Africa University and the AME Church’s 20th Episcopal District Announce New Partnership

Bishop Ronnie Elijah Brailsford, James H. Salley, and Rev. Carolyn E. Brailsford

Africa University and the 20th Episcopal District are partnering to increase access to higher education for students in East and Southern Africa. The groundbreaking collaboration—a first for the 20th Episcopal District—provides a pathway for graduates of AME schools in five African countries to matriculate at Africa University.

The 20th Episcopal District will enroll seven students each year, beginning in March 2020. An anonymous gift of $700,000, given to Africa University, will provide most of the funding to educate 28 students from the 20th Episcopal District over a seven-year period. However, the District will need to raise additional funds to invest in the initiative. “I am very excited about the partnership because in the 20th Episcopal District—which is made up of the countries of Uganda, Tanzania, Northwest Mozambique, Malawi, and Zimbabwe—we have 35 AME schools,” said Bishop Ronnie Elijah Brailsford, Sr., who was assigned as the presiding prelate in July 2016. “Six of those schools are high schools,” said Brailsford. “We do not have a university or college, so this provides an opportunity for many of our students from the various countries to get a good education,” he continued.

The Education Empowerment Project within the 20th Episcopal District—especially involving women, girls, and orphans—is imperative for Bishop Brailsford and his wife, the Rev. Carolyn E. Brailsford, who serves the district as their Episcopal supervisor. The partnership with Africa University is a natural extension of the Education Empowerment Project of the 20th Episcopal District Women’s Missionary Society, under the leadership of the Rev. Brailsford. The Project already provides scholarships and school supplies for primary to college students.

According to Bishop Brailsford, “the minds we help to shape today will help to shape the world tomorrow.” Opening new opportunities for Africa-focused and high-quality professional and leadership training in a church-related setting is a logical and crucial next step for the Brailsfords.

“Seeing them (the students) become the persons that they are meant to be, instead of the usual or expected reality of being married or becoming pregnant and starting motherhood at age 13 or 14, is the greatest joy,” said the Rev. Brailsford. “Too often, after girls and orphans complete the 8th Grade, they are done. There’s no one to invest in them so that they move forward in their education. However, given a chance and the necessary support through these mission efforts, we are seeing them enroll in college, graduate, and start their own businesses. They are taking charge of their lives and I can’t think of anything better than that,” she added.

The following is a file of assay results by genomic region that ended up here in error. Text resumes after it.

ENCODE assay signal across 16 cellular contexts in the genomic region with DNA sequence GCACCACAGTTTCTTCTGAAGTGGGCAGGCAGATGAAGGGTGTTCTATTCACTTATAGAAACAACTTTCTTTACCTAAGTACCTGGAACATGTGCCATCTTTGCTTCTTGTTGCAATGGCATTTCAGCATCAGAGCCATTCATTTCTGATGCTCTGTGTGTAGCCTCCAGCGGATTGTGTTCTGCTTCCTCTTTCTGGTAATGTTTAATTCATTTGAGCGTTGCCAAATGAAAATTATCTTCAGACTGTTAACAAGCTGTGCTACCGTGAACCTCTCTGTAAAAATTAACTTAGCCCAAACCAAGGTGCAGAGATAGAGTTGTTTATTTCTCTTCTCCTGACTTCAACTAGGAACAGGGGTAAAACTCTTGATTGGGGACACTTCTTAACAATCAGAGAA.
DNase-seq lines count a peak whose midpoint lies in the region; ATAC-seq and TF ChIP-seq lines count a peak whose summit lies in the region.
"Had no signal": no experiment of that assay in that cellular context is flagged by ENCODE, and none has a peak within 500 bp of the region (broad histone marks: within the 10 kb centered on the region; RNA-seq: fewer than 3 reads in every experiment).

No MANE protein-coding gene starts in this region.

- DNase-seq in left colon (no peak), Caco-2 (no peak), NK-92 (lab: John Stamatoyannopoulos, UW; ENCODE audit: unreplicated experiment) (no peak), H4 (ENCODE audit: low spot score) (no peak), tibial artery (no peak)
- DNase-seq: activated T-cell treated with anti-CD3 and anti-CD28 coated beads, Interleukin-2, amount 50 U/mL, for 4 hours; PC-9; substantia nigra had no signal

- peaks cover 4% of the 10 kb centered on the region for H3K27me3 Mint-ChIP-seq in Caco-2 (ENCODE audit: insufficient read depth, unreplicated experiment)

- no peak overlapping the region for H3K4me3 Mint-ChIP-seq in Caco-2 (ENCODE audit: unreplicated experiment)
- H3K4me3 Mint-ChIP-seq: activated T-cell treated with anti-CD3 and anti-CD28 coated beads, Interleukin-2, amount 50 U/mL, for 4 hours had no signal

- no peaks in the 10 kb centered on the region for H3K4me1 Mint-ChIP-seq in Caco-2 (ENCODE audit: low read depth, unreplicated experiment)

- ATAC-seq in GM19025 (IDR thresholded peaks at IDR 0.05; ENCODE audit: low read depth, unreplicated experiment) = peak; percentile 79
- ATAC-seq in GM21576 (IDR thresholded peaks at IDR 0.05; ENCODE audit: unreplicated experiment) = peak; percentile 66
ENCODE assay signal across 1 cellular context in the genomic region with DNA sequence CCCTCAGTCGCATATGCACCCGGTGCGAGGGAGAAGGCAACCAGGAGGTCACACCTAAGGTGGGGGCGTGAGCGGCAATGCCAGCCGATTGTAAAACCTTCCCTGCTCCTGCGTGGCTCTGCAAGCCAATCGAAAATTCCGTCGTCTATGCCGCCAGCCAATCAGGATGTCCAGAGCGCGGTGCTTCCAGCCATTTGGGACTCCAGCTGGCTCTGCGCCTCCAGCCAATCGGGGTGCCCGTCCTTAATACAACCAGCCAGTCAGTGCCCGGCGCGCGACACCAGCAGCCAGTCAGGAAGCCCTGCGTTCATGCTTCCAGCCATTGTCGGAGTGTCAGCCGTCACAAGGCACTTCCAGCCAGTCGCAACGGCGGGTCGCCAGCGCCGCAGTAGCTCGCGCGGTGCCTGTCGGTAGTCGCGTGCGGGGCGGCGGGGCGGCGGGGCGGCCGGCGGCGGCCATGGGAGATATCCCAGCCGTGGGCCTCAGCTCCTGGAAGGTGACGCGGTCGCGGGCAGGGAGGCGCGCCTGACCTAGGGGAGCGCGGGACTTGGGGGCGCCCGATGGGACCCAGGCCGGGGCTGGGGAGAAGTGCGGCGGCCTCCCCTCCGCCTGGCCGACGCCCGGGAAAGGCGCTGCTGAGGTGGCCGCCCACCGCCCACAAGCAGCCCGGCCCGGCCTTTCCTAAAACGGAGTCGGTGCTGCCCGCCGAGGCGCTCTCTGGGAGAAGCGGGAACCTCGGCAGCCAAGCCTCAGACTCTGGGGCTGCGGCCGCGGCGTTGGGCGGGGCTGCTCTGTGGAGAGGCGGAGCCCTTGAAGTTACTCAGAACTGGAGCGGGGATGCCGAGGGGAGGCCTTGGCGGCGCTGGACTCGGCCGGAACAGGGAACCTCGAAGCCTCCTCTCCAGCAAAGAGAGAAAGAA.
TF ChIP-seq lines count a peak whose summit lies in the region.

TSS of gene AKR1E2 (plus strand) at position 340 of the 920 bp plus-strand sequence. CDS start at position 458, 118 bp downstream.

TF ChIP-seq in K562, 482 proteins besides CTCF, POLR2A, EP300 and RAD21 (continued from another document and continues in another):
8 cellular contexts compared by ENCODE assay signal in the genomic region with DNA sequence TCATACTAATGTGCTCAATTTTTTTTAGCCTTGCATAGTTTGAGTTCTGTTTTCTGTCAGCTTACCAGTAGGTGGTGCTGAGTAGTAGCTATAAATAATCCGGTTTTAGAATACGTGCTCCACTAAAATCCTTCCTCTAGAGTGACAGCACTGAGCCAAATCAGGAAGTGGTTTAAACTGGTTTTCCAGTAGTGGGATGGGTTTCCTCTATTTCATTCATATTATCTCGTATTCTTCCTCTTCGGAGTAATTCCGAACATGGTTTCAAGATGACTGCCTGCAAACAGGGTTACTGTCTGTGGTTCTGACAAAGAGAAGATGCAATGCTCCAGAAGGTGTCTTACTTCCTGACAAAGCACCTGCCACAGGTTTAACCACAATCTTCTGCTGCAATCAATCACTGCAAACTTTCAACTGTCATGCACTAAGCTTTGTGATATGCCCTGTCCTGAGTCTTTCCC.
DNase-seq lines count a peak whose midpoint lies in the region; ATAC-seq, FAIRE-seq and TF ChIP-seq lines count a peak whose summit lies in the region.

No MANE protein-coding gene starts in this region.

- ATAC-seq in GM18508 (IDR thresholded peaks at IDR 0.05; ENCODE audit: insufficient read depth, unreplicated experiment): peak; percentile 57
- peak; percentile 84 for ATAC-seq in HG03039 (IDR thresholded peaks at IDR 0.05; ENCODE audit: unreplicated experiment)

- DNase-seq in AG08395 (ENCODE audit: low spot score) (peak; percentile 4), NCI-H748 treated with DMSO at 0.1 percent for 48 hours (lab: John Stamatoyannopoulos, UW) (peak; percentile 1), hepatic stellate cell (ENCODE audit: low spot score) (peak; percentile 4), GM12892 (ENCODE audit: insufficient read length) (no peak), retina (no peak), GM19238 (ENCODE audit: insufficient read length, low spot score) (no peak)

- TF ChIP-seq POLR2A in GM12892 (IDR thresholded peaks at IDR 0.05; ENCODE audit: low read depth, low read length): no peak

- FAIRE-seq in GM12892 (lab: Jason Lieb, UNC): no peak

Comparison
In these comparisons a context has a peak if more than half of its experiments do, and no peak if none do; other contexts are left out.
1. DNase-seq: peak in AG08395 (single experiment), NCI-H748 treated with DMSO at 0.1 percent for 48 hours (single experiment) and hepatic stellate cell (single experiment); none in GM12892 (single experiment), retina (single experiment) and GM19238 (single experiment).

Bishop Brailsford made his first visit to the Africa University’s main campus in October 2019. While there, he met with the AU Board chair, directors, and senior administrators who highlighted international student recruitment as a high priority and area of intense focus for the institution over the next five years. “We are sister churches, born of the same Wesleyan tradition into the global Methodist family, so for us to come together like this is really mutually-beneficial,” said the AU Board Chair, Bishop Mande Muyombo.

For Muyombo and the Brailsfords, this partnership exploits a natural fit between what Africa University’s ministry provides and the emerging needs of the communities served by the 20th Episcopal District. “I really see this as a divine opportunity that God has put our two entities together for the betterment of the children of Africa and what can happen for their future,” said Bishop Brailsford. “At its heart, our shared mission is to equip people to think and do for themselves, uplift their communities, and see God’s promise of abundant life realized in the world,” Muyombo added.

“It is a tremendous partnership for Africa University that God delivered,” said James H. Salley, the Institution’s Chief Advancement Officer. Salley and Brailsford are both South Carolinians and they have been talking about Africa University for years. “I’ve been asking Bishop Brailsford to come and see us,” said Salley. “He finally did and a vision for the AME Church to collaborate with Africa University in recruiting international students has taken shape. It is timely and extremely helpful to Africa University’s strategic plan and efforts to significantly increase the enrollment of international students,” he added.